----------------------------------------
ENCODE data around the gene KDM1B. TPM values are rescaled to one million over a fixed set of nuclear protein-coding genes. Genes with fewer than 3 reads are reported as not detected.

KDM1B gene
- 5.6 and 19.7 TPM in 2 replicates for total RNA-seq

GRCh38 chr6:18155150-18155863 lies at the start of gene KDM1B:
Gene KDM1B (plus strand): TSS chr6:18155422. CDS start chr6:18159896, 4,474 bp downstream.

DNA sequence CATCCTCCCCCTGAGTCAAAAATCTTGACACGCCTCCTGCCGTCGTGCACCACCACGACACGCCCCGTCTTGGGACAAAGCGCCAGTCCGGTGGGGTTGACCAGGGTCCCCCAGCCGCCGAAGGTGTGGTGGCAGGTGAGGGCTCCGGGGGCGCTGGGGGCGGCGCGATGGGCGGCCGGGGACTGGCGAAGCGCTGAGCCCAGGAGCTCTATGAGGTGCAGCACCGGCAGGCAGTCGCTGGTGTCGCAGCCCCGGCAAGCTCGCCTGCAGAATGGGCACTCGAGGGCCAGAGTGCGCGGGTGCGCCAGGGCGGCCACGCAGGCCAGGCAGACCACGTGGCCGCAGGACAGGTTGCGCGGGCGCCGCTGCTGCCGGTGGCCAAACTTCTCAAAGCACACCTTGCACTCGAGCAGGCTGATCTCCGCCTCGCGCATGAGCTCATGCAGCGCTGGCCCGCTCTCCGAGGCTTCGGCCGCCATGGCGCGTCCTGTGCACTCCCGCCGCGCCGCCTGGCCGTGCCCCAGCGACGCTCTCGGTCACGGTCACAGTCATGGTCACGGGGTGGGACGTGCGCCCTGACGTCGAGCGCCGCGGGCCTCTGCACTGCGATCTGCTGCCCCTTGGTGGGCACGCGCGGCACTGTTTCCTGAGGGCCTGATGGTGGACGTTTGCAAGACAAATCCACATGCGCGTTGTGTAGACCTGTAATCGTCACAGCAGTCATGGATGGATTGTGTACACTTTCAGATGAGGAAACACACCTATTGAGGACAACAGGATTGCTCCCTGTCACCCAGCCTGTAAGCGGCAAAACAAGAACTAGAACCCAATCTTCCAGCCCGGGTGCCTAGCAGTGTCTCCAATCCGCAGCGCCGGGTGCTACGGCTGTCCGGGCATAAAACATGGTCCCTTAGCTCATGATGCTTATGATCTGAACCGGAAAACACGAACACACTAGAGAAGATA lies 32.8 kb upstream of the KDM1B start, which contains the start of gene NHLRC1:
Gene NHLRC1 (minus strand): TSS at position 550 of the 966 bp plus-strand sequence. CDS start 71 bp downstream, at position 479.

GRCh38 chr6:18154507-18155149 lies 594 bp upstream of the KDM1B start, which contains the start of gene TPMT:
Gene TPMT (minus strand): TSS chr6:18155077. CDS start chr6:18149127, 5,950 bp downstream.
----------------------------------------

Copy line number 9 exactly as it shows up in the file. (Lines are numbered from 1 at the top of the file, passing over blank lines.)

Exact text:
Gene TPMT (minus strand): TSS chr6:18155077. CDS start chr6:18149127, 5,950 bp downstream.